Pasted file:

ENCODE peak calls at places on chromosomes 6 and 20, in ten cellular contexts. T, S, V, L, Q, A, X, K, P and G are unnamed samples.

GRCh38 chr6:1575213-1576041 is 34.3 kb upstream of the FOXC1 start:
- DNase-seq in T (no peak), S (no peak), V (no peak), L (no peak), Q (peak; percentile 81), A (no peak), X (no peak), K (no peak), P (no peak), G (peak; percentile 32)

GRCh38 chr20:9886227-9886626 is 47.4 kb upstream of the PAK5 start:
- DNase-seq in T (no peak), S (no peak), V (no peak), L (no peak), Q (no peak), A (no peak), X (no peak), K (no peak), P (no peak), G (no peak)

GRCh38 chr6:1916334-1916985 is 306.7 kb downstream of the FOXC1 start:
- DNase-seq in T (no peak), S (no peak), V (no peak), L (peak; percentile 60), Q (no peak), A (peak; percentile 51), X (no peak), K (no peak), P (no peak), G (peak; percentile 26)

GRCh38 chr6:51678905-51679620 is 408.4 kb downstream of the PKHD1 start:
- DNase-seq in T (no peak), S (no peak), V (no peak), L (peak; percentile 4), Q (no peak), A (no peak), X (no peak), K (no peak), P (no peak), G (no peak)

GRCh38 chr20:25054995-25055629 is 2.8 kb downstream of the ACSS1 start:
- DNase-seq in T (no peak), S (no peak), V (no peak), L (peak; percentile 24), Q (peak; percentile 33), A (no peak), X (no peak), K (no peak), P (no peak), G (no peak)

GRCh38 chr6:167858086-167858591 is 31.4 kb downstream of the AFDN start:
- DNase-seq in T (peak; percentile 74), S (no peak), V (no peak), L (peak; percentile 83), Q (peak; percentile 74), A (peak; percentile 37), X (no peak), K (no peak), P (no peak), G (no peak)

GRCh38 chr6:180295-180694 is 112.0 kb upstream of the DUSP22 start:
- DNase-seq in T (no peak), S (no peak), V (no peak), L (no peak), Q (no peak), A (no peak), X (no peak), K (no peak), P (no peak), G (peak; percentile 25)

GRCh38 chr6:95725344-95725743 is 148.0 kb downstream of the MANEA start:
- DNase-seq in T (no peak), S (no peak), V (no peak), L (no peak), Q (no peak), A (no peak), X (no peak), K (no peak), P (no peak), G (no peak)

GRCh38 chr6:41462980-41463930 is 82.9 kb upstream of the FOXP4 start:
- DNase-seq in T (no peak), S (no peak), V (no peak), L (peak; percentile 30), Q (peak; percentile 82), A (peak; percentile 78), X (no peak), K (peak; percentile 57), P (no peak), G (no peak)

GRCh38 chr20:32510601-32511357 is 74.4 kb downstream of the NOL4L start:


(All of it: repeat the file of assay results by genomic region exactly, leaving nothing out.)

ENCODE peak calls at places on chromosomes 6 and 20, in ten cellular contexts. T, S, V, L, Q, A, X, K, P and G are unnamed samples.

GRCh38 chr6:1575213-1576041 is 34.3 kb upstream of the FOXC1 start:
- DNase-seq in T (no peak), S (no peak), V (no peak), L (no peak), Q (peak; percentile 81), A (no peak), X (no peak), K (no peak), P (no peak), G (peak; percentile 32)

GRCh38 chr20:9886227-9886626 is 47.4 kb upstream of the PAK5 start:
- DNase-seq in T (no peak), S (no peak), V (no peak), L (no peak), Q (no peak), A (no peak), X (no peak), K (no peak), P (no peak), G (no peak)

GRCh38 chr6:1916334-1916985 is 306.7 kb downstream of the FOXC1 start:
- DNase-seq in T (no peak), S (no peak), V (no peak), L (peak; percentile 60), Q (no peak), A (peak; percentile 51), X (no peak), K (no peak), P (no peak), G (peak; percentile 26)

GRCh38 chr6:51678905-51679620 is 408.4 kb downstream of the PKHD1 start:
- DNase-seq in T (no peak), S (no peak), V (no peak), L (peak; percentile 4), Q (no peak), A (no peak), X (no peak), K (no peak), P (no peak), G (no peak)

GRCh38 chr20:25054995-25055629 is 2.8 kb downstream of the ACSS1 start:
- DNase-seq in T (no peak), S (no peak), V (no peak), L (peak; percentile 24), Q (peak; percentile 33), A (no peak), X (no peak), K (no peak), P (no peak), G (no peak)

GRCh38 chr6:167858086-167858591 is 31.4 kb downstream of the AFDN start:
- DNase-seq in T (peak; percentile 74), S (no peak), V (no peak), L (peak; percentile 83), Q (peak; percentile 74), A (peak; percentile 37), X (no peak), K (no peak), P (no peak), G (no peak)

GRCh38 chr6:180295-180694 is 112.0 kb upstream of the DUSP22 start:
- DNase-seq in T (no peak), S (no peak), V (no peak), L (no peak), Q (no peak), A (no peak), X (no peak), K (no peak), P (no peak), G (peak; percentile 25)

GRCh38 chr6:95725344-95725743 is 148.0 kb downstream of the MANEA start:
- DNase-seq in T (no peak), S (no peak), V (no peak), L (no peak), Q (no peak), A (no peak), X (no peak), K (no peak), P (no peak), G (no peak)

GRCh38 chr6:41462980-41463930 is 82.9 kb upstream of the FOXP4 start:
- DNase-seq in T (no peak), S (no peak), V (no peak), L (peak; percentile 30), Q (peak; percentile 82), A (peak; percentile 78), X (no peak), K (peak; percentile 57), P (no peak), G (no peak)

GRCh38 chr20:32510601-32511357 is 74.4 kb downstream of the NOL4L start: